Secondary Losses

I have lost so much more than just my child. When one loses your child you lose your future. At a wedding we attended last year it suddenly hit me – there will be no mother and son dance… Vic will not be at the boys graduations, engagements , weddings. Who will be my “voice” when I am old and feeble?

Not a day goes by that I do not mourn my beautiful daughter.

Yet, life goes on. People forget. They do not understand the void that is left when a child dies.

When I read this post of Dee it truly resonated with me. I echo her feelings. Her pain. Her loss.

I cannot replace my child. I cannot make my heart ache less. I do smile and carry on the way the world expect me to… If they could see my heart, feel my pain – maybe, just maybe they would understand.

I also lost my expectations of people. At the time of Vic’s passing I expected a lot of the people around me. I expected them to support the boys and I. We ended up pretty isolated and hurt.

But, it was not all bad. I no longer expect anything from anyone. My pain is my own. I was wrong to think that people would share my loss, my pain, my grief.

Dee, I hear you. Loud and clear as only another grieving mother can.


Yesterday as my family struggled through another “holiday”, I found myself looking beyond the gaping hole which the absence of Amy has left in our lives and started to take in the ripple effect of all of the secondary losses related to losing our loved one.  All it took to trigger these thoughts was a glimpse over a fence into a grandparents backyard where their grandchildren were having an Easter egg hunt while their parents gathered inside.

Then I glanced around from the beautiful sunroom where I was sitting and noticed my three most precious loved ones with a photo of Amy hanging in the background on the wall which was taken one week before her sudden passing.

Identities forever changed and now hold a new meaning: “my girls” as I fondly referred to my “daughters”; sisters become sister and for my surviving* daughter, no sister or future maid-of-honor,  (*Oh…

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I am a sixty plenty wife, mother, sister, grandmother and friend. I started blogging as a coping mechanism during my beautiful daughter's final journey. Vic was desperately ill for 10 years after a botched back operation. Vic's Journey ended on 18 January 2013 at 10:35. She was the most courageous person in the world and has inspired thousands of people all over the world. Vic's two boys are monuments of her existence. She was an amazing mother, daughter, sister and friend. I will miss you today, tomorrow and forever my Angle Child.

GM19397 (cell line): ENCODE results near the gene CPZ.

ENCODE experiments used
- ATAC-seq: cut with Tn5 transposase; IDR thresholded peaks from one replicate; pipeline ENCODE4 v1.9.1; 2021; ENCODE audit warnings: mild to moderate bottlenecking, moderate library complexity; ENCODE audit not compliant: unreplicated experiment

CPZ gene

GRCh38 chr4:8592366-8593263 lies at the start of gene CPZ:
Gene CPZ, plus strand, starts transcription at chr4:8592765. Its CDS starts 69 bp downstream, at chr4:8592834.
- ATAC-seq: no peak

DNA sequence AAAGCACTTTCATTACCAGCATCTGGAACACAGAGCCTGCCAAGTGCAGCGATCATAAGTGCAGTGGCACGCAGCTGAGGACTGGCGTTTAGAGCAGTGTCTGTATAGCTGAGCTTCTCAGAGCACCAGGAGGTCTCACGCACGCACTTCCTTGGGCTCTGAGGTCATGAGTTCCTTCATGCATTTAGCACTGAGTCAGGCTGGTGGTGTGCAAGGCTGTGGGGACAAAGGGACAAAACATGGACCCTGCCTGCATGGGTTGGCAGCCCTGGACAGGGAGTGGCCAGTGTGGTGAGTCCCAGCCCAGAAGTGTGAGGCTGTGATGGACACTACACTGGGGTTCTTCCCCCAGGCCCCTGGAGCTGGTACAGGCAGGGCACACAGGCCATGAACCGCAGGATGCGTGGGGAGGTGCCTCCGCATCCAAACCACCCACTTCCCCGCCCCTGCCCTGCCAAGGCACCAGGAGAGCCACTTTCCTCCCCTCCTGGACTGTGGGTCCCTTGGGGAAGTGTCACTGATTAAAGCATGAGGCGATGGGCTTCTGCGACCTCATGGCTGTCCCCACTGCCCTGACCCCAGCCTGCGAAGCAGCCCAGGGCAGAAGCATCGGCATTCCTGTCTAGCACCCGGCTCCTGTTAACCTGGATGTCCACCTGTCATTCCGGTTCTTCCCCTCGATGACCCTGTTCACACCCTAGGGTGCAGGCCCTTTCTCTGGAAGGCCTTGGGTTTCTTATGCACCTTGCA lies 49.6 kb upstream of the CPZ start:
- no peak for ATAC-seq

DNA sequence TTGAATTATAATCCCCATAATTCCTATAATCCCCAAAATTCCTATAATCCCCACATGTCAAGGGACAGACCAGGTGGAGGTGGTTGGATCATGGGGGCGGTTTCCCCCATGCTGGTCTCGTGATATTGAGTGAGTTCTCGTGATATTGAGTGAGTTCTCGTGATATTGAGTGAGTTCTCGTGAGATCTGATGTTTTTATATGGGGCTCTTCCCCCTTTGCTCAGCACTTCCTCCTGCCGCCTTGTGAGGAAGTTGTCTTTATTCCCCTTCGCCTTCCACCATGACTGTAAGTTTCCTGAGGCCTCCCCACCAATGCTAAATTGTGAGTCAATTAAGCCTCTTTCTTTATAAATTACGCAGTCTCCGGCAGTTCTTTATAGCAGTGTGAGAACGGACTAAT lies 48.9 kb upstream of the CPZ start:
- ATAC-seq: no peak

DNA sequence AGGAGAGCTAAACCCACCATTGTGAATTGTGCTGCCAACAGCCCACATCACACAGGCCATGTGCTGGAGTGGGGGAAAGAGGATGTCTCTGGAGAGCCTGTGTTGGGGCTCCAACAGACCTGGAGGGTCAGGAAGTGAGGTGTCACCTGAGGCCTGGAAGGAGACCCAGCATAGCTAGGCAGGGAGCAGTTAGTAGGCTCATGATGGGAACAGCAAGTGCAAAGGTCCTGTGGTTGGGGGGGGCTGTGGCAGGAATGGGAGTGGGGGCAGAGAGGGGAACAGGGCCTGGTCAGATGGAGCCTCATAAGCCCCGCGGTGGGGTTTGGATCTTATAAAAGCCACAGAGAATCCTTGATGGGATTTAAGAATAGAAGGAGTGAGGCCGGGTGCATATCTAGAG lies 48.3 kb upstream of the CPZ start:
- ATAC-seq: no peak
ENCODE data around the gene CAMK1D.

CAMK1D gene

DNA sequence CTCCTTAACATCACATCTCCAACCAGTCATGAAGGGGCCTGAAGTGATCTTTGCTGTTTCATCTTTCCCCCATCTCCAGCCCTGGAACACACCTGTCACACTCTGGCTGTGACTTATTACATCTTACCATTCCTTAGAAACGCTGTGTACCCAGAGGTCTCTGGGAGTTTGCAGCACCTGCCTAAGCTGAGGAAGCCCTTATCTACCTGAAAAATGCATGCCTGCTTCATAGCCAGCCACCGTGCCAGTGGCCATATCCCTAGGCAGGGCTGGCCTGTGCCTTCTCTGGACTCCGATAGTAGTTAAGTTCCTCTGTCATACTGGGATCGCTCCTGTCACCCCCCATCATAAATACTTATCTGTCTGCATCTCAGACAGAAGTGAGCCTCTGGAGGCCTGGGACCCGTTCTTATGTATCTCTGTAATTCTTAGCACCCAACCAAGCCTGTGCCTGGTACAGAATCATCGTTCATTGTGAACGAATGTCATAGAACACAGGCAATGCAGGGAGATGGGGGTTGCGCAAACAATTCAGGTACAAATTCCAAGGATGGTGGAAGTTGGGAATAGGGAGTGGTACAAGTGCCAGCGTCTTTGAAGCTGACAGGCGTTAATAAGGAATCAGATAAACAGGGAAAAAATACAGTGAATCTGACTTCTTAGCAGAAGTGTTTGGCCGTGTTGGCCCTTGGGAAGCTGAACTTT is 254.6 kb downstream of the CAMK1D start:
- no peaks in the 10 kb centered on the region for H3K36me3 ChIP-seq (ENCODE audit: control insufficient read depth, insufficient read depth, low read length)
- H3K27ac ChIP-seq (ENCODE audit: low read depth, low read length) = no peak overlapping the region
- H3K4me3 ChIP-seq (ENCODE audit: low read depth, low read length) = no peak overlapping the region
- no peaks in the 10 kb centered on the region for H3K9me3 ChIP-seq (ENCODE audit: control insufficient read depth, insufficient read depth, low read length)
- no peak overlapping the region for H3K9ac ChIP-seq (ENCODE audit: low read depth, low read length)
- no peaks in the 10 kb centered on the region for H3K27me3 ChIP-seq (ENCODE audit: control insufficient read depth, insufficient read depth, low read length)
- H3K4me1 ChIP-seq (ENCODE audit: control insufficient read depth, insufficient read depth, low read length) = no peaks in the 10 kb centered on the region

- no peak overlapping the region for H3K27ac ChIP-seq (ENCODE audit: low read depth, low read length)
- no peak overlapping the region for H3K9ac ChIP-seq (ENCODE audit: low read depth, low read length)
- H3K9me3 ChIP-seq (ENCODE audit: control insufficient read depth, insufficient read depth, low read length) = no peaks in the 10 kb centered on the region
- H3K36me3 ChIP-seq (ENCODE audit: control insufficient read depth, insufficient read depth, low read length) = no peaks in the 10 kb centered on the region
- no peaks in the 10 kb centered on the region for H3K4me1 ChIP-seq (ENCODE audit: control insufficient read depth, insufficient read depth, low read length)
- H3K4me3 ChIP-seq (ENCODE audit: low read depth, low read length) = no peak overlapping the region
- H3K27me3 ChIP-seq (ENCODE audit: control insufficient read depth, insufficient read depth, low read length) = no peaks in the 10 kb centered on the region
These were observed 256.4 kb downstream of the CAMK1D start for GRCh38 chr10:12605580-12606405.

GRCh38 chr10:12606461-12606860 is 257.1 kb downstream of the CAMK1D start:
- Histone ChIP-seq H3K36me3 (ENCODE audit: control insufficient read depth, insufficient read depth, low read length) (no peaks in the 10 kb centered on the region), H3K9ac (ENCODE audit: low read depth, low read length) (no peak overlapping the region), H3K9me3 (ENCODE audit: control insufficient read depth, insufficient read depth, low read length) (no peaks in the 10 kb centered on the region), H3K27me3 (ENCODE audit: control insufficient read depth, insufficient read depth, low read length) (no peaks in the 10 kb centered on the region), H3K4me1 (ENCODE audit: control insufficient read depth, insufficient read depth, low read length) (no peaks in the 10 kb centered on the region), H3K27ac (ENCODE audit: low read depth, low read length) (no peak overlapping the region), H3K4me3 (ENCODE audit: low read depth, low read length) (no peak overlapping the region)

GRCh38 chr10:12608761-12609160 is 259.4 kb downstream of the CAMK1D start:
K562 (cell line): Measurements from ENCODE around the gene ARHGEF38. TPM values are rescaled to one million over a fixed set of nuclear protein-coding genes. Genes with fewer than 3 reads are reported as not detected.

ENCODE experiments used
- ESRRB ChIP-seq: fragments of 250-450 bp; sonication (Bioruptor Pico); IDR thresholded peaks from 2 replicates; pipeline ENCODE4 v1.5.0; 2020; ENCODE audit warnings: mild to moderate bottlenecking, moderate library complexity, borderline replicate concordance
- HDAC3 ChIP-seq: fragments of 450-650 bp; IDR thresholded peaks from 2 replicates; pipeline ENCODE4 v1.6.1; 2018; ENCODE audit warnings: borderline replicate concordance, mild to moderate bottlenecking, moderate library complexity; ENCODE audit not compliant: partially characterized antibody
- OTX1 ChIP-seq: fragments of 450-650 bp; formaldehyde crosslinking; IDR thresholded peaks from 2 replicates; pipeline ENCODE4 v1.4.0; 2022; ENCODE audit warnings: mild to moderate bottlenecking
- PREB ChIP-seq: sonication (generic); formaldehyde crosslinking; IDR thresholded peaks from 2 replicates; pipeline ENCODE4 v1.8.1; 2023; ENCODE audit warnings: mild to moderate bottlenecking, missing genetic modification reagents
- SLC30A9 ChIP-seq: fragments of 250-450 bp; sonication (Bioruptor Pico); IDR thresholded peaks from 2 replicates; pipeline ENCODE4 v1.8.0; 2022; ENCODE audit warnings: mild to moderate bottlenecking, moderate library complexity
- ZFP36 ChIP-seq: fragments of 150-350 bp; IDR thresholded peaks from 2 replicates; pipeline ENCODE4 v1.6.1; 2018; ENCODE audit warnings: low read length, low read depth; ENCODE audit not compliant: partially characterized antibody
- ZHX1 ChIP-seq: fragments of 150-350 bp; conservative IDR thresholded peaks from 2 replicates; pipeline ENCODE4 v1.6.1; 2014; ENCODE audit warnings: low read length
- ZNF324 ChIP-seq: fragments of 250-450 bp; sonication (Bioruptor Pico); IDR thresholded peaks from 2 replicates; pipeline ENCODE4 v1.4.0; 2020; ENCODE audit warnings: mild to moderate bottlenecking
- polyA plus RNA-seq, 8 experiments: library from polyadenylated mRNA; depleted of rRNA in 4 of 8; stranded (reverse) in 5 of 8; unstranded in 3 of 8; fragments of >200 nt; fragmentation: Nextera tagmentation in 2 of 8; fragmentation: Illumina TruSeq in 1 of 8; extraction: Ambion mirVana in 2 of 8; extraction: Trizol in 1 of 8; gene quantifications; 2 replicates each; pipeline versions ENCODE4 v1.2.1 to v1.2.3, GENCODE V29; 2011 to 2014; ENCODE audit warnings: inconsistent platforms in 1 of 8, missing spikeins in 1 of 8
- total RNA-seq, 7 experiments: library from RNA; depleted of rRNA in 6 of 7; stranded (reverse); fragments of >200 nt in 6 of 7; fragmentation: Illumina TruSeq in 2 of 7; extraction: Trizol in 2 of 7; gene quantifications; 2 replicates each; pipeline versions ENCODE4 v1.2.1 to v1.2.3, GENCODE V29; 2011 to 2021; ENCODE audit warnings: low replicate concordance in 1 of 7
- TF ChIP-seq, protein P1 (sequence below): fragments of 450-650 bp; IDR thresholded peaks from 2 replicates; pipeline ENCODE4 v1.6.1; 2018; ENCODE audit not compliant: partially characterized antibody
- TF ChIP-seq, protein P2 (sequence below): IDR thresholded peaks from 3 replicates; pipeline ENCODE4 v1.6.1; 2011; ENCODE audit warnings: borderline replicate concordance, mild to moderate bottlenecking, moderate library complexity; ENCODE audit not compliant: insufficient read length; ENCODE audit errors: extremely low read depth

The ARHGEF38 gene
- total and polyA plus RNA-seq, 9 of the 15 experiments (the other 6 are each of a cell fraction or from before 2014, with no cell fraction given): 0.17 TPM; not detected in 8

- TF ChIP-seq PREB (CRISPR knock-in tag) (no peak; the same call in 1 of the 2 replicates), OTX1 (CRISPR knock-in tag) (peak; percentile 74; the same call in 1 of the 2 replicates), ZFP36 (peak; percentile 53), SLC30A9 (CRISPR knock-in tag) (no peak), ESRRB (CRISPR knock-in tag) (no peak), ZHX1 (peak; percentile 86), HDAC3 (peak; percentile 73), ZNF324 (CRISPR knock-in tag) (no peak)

6 thoughts on “Secondary Losses”

  1. I read and commented on this reblog, Tersia, but really know how clumsily empty anything I say is for you and for anyone who has lost their child. The horror of this kind of grief terrifies me. I love and honour everything you write and bravo you for writing it and feel such gut-wrenching sympathy for you and for other people who have experienced this kind of unthinkable loss. Love you xxx


    1. No this is where you are wrong! You allow me to “talk”, you send messages, you remember and you care despite all the challenges that you face in your life. That is actually all we (left behind parents) want and need. We know you cannot make the pain go away. But please know my dear friend, that you make life easier. Thank you!!!

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  2. Tersia, I always think of you and remember clearly the horror of Vic’s passing. Two years is probably about the worst time because there isn’t any numbness to cushion this. Just know that I will never forget Vic – she made a difference to this world. Continue to keep her memory alive and I pray it will get easier. Someday, the pain won’t be as raw. Never gone, but transformed from torment into something livable. Sending you a hug.


    1. Thank you Judy. I do hold onto your words – you are a veteran at this grief thing. My pain and longing however seems to be escalating but it’s only 2 years and 4 months. Thank you for neverending support. Hugs.

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      1. You and Vic inspired one of my favorite songs, “Never Gone Away.” I remember that I cried singing that song knowing what was coming. I even did an out loud dedication to you and Vic at a performance. I’ve never been more affected by seeing impending grief – I hated watching you enter that hell hole. It was horrible and much worse for you! I’m so sorry, Tersia. No one can know – because you were also the ultimate caregiver for so many years. You have my support.


  3. Dear friend Tersia, a grieving mother who knows my heart. We truly have lost so much. Thank you for thinking my post worthy of sharing. Always remembering Amy and Vic. Wishing you peace as we both hobble along on this lonely road without our girls. X


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